Almost every issue that affects youth is an issue that parents, politicians or the public is asking schools – and especially school sports – to solve.
Already consumed with efforts to promote participant health and safety in terms of heads, heat and hearts, our association is asked also to concentrate on mental health issues.
Having already addressed risks of tobacco, alcohol and performance-enhancing drugs, our association is asked also to campaign against opioid addiction.
State high school associations do not have the luxury to hire as many experienced people as they need to focus expertly on every topic that associations are asked to address.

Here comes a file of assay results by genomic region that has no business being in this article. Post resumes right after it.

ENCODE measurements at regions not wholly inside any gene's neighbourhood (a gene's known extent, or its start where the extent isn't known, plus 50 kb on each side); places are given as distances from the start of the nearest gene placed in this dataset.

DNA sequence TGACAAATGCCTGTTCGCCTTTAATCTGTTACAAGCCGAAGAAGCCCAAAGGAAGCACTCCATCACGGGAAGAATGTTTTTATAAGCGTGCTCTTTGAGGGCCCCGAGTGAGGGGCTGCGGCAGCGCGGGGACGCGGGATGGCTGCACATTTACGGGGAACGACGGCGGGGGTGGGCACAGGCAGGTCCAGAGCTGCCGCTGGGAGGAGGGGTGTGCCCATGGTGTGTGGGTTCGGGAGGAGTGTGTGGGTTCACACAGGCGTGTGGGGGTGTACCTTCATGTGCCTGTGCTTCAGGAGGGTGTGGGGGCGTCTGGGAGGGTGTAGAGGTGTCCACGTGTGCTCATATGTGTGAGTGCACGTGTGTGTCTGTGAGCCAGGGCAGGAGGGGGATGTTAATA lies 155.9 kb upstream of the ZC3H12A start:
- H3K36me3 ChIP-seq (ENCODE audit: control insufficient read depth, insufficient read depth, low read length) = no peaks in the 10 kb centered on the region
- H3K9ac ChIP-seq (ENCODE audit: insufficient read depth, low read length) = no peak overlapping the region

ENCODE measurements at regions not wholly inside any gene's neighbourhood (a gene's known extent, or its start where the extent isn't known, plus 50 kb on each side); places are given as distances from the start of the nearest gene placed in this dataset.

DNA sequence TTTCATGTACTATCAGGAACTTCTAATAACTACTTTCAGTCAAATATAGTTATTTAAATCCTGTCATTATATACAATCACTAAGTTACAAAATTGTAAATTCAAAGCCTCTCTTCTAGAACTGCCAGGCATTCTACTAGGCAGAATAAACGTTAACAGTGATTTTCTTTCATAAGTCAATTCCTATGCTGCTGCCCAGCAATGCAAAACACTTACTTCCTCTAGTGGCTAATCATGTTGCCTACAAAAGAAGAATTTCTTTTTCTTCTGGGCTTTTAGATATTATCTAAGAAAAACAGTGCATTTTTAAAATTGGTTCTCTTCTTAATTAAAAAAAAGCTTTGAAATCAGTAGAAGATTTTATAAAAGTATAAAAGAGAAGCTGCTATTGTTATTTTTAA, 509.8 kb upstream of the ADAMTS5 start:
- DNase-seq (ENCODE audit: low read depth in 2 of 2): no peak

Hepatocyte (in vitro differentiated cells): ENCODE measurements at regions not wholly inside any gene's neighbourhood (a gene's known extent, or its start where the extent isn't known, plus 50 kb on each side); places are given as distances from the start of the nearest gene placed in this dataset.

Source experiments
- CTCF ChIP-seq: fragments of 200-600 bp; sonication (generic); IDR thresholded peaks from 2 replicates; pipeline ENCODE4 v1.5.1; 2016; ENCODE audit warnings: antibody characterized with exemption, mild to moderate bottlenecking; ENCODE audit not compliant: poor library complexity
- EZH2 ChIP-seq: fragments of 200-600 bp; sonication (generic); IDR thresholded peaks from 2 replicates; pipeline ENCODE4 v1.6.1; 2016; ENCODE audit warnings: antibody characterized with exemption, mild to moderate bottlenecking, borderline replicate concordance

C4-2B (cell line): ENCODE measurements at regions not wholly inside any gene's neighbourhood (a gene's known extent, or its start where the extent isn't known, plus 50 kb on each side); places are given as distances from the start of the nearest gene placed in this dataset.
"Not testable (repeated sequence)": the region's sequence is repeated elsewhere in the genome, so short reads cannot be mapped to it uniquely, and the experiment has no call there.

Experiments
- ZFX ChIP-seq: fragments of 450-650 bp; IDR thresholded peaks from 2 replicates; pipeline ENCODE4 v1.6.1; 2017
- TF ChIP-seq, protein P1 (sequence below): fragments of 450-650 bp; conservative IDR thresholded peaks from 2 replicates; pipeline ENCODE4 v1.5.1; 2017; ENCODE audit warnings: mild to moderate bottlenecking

The effect of this “person-power” shortage is to force the association’s executive director to be a utility player – an employee who can operate competently at many different positions, bringing time and prestige to the cause du jour.
Even the most forward thinking leader must be prepared to roll up sleeves and plug these holes in the team’s roster. This requires, again, that other staff be trusted to administer their assigned tasks without commanding the leader’s ongoing attention.